This is the second installment in a three-part series. If you haven’t worked through the first part, go back to it here and come back later!
You might also want to revisit these questions periodically. Your dance boundaries are likely to change throughout your life, as your level, experiences, and perspectives change.
Now it’s time to consider how you can communicate about boundaries in a way that’s safe and beneficial for you. It might be intimidating at first, especially if you are in a dance scene without role models practicing this. I’ll admit, you might sometimes meet resistance. But in my experience, you’ll also find that very often people are happy to know what will give you a better dance experience. What’s more, you will become an example to others in your dance community who would also like to spend more time in their green zone of enthusiastic, enjoyable dancing!
While this article focuses on sharing your boundaries with others, let’s also keep in mind that it’s important to reciprocate by listening to and accommodating other dancers’ boundaries when we are able to. Respecting others’ boundaries means not harassing or shaming people for acting in a way that keeps them happy and healthy – and recognizing that will look different for different people in different situations.
My thanks go out again to Jeemin Kim of Latin Dancers for Consent & Safety for sharing the workshop material that inspired this series as well as valuable feedback on my writing.
Part II: Communicating Your Boundaries
Write down your answers to the questions in the first two sections individually, then discuss with a partner or group. For the role-play exercises, you’ll definitely want a few people to practice with! These can easily be adapted to community events and dance workshops as well.
E. Communicating Your Boundaries Before the Dance
If you have any particular non-negotiable boundaries that many other dancers in your scene do not, the best way to communicate them is verbally and before you start the dance. This is also a good strategy for when there’s some factor affecting your boundaries in that moment. Basically you ask if your potential dance partner is willing to adapt their dance to your comfort level before you both commit to dancing together.
“I don’t like dips, could we dance without them?”
“I don’t like to have any contact on my stomach, could you please avoid that?”
“I have an old ankle injury. Could we dance without multiple spins?”
“It’s really hot! Can we dance in open hold?”
“I am really tired, would you be up for a chill dance?”
Especially in scenes where setting boundaries is not common, it’s possible some partners might push back or feel threatened by your requests. You don’t need to give in or get into a conflict, but you could clarify that the request is personally important. If they’re not willing to accommodate your request, you can avoid a potentially stressful or unpleasant dance before it even starts.
“I am not questioning your abilities, this is just what I need to feel good and enjoy the dance.”
“I am sure many other people are fine with it, but I am not. Would you still like to dance?”
“If dancing in close embrace is essential to you, let’s dance another time when we’re not so hot and sweaty.”
16. Look back at your non-negotiable boundaries from #14 (see Part I). Try creating a few introductory requests similar to the examples above–but make sure you phrase them in a way you would actually be ready to say. Imagine how you might continue the dialogue if they didn’t initially agree or tried to argue–or perhaps just how you’d end it, since the point is to enjoy your dances, not get into a conflict.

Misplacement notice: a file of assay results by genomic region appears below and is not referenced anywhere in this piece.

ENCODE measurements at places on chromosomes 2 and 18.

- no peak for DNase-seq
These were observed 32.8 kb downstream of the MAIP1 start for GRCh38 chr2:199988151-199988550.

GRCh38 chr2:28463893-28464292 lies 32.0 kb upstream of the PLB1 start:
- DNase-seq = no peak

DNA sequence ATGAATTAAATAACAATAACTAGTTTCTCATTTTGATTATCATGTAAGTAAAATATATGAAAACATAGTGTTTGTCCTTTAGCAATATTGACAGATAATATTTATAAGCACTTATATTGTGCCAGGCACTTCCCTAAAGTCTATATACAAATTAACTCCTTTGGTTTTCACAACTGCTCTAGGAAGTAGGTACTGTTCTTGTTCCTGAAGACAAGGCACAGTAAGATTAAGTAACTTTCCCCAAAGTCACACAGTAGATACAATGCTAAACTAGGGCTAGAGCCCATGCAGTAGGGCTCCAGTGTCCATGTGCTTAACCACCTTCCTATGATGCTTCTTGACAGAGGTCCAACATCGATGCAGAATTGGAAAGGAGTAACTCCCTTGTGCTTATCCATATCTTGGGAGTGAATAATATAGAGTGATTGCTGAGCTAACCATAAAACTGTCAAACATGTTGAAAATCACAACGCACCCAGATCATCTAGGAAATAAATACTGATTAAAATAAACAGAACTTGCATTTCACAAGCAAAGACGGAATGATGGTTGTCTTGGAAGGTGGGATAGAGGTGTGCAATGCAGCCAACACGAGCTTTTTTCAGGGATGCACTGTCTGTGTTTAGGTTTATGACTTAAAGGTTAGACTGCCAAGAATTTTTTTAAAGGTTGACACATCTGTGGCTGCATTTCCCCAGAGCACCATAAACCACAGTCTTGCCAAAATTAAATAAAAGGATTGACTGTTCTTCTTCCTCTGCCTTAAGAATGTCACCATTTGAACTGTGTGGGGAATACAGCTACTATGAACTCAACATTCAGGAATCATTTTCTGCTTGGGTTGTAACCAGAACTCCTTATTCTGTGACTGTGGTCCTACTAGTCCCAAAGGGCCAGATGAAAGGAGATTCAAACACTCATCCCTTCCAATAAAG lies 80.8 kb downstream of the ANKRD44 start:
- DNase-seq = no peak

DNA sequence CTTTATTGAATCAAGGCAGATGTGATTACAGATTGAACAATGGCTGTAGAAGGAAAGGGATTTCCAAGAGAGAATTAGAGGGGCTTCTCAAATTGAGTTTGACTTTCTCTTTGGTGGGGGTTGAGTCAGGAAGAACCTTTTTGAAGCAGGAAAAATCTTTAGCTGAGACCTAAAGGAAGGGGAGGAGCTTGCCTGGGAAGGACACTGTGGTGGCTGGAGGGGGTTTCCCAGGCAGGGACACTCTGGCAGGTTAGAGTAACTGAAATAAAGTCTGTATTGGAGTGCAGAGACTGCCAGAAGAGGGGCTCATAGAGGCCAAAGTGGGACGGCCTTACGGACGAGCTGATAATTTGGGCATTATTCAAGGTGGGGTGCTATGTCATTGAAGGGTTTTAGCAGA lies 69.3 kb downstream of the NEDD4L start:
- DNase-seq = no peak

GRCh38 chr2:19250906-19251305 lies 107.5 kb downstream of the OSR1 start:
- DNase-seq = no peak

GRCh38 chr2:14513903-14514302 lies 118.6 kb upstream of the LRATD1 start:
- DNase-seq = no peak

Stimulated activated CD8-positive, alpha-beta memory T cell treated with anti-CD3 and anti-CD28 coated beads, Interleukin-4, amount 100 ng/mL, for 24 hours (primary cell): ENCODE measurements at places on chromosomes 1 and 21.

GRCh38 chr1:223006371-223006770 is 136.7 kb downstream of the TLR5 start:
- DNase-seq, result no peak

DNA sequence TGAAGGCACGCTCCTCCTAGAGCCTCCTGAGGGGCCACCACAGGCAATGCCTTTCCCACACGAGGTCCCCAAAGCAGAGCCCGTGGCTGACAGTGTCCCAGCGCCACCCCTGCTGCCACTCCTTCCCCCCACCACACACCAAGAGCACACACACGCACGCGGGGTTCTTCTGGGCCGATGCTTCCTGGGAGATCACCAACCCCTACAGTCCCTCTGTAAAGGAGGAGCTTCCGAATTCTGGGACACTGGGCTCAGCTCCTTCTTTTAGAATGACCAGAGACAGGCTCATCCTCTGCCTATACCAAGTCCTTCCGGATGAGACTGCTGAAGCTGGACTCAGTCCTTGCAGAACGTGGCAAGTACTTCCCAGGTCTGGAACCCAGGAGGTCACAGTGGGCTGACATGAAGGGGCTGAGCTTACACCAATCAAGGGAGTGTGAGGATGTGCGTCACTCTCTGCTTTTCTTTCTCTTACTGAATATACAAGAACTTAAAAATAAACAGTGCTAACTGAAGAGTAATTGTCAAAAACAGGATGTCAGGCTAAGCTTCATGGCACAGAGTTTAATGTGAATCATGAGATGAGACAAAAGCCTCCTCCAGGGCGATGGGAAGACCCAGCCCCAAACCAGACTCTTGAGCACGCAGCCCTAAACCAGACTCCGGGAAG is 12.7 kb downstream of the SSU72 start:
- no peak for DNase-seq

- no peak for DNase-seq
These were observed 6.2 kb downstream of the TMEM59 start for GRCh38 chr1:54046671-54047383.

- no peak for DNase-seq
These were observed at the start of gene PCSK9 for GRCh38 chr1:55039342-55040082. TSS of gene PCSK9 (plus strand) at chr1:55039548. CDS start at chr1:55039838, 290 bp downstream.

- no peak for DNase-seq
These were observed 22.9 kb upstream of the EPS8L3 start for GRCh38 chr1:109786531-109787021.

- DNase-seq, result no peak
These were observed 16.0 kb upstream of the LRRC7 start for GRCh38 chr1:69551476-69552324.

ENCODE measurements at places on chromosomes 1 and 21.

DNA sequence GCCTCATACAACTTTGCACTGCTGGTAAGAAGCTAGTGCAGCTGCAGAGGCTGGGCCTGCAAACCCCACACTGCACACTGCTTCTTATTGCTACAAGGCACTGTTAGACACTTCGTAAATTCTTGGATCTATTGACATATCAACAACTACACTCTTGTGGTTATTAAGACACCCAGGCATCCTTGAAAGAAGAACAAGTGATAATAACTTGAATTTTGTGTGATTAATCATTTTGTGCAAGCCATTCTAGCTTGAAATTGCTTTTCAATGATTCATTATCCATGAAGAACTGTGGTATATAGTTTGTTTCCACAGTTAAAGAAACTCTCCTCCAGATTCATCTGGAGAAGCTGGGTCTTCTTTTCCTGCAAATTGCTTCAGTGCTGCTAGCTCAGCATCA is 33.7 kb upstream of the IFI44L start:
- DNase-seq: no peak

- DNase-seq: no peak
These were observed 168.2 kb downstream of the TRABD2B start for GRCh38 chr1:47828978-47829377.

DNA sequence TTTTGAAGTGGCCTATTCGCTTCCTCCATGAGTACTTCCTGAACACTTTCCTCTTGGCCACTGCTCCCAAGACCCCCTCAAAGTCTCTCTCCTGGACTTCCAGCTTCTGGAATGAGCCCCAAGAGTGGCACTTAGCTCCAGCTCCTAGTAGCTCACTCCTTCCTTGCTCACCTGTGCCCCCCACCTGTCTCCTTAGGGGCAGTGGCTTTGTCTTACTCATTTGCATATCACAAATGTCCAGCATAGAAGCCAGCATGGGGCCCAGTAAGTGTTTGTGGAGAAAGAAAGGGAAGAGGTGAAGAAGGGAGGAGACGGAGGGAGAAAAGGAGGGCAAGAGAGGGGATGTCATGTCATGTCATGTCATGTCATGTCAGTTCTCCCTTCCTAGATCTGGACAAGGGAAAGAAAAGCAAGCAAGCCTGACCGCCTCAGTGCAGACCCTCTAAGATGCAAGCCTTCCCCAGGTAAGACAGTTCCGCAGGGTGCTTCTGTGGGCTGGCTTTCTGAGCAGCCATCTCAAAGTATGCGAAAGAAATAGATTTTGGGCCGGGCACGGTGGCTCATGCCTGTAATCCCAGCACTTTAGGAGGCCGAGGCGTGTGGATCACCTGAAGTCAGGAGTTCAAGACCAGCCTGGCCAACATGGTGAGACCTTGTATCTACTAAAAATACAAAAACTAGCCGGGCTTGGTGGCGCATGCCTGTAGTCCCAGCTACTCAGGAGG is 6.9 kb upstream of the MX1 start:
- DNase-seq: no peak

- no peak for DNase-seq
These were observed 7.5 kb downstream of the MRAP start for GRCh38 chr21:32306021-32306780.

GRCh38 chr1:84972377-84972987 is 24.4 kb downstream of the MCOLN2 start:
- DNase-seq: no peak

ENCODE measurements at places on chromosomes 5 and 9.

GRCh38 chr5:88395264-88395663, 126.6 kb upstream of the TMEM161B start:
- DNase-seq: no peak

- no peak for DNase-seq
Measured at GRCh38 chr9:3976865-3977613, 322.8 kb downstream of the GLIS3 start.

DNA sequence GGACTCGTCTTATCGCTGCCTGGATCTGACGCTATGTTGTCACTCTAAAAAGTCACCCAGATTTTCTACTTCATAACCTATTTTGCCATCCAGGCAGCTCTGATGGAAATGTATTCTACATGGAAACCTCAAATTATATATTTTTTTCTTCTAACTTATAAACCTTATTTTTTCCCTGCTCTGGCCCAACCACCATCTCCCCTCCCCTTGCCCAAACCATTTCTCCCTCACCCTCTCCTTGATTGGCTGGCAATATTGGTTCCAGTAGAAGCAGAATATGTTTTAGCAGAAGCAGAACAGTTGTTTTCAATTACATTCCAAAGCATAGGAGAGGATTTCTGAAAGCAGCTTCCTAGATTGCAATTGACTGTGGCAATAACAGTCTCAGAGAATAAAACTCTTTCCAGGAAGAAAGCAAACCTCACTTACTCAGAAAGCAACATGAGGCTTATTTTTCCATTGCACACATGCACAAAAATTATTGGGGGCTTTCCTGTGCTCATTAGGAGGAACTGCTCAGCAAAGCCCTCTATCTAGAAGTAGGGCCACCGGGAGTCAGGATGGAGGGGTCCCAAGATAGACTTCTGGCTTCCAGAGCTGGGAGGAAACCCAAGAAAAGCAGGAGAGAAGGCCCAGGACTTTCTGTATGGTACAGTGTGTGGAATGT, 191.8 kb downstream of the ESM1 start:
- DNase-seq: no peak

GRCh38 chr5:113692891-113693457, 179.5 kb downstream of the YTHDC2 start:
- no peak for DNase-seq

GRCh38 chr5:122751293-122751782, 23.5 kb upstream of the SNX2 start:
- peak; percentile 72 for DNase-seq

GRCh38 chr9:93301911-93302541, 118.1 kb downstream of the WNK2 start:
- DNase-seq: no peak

17. Look back at your variable boundaries from #15. Write a few examples of introductory requests, again similar to the examples above but in your own words. Imagine a particular context for it. Consider how you might disengage with a “thanks anyway!” or, if you’re feeling up for it, how you might hold your boundary even if they point out that you have at some previous times been fine with something else or if they have seen you act differently with another partner.
F. Communicating Your Boundaries During/After the Dance
It’s normal to feel reluctant to “bother” someone or “get into it” if they do something that makes you feel uncomfortable. Studio dance culture in particular says that we shouldn’t “teach on the dance floor,” and it can feel like any criticism or feedback falls in that category. But letting someone know that you’re uncomfortable and requesting a change is offering them an opportunity to accommodate you, not dictating how they must dance.
In Part I we considered how, with practice, we can become sensitive to our boundaries and recognize the moment we edge into the yellow zone of discomfort or wariness. That’s the perfect moment to ask your partner to modify so that you can continue to enjoy dancing with them. If you wait until speaking up is “justified” by your being truly in pain or distress, then you are well into the red zone and it will be hard to come back to enjoying.
If your dance partner is willing to participate in this communication, you could both reap the benefits together: relishing the comfortable, happy green zone together and having much more connected, fun dances. Ideally, that interaction will go something like this:
– You make a request for a change, which might be verbal, nonverbal, or both, depending on the situation. For example, if someone is squeezing your hand or arm you might flex or shake it and/or say “Could you loosen your grip a bit please?”
(Check out this article on direct communication and this one on defensive dancing for some ideas.)
– Your partner acknowledges your request verbally or non-verbally and modifies accordingly.
“Oh, OK!” or “Really? Sorry!” or a facial expression and nod. A considerate partner may also ask “How about now?” or similar, with a raised eyebrow and eye contact.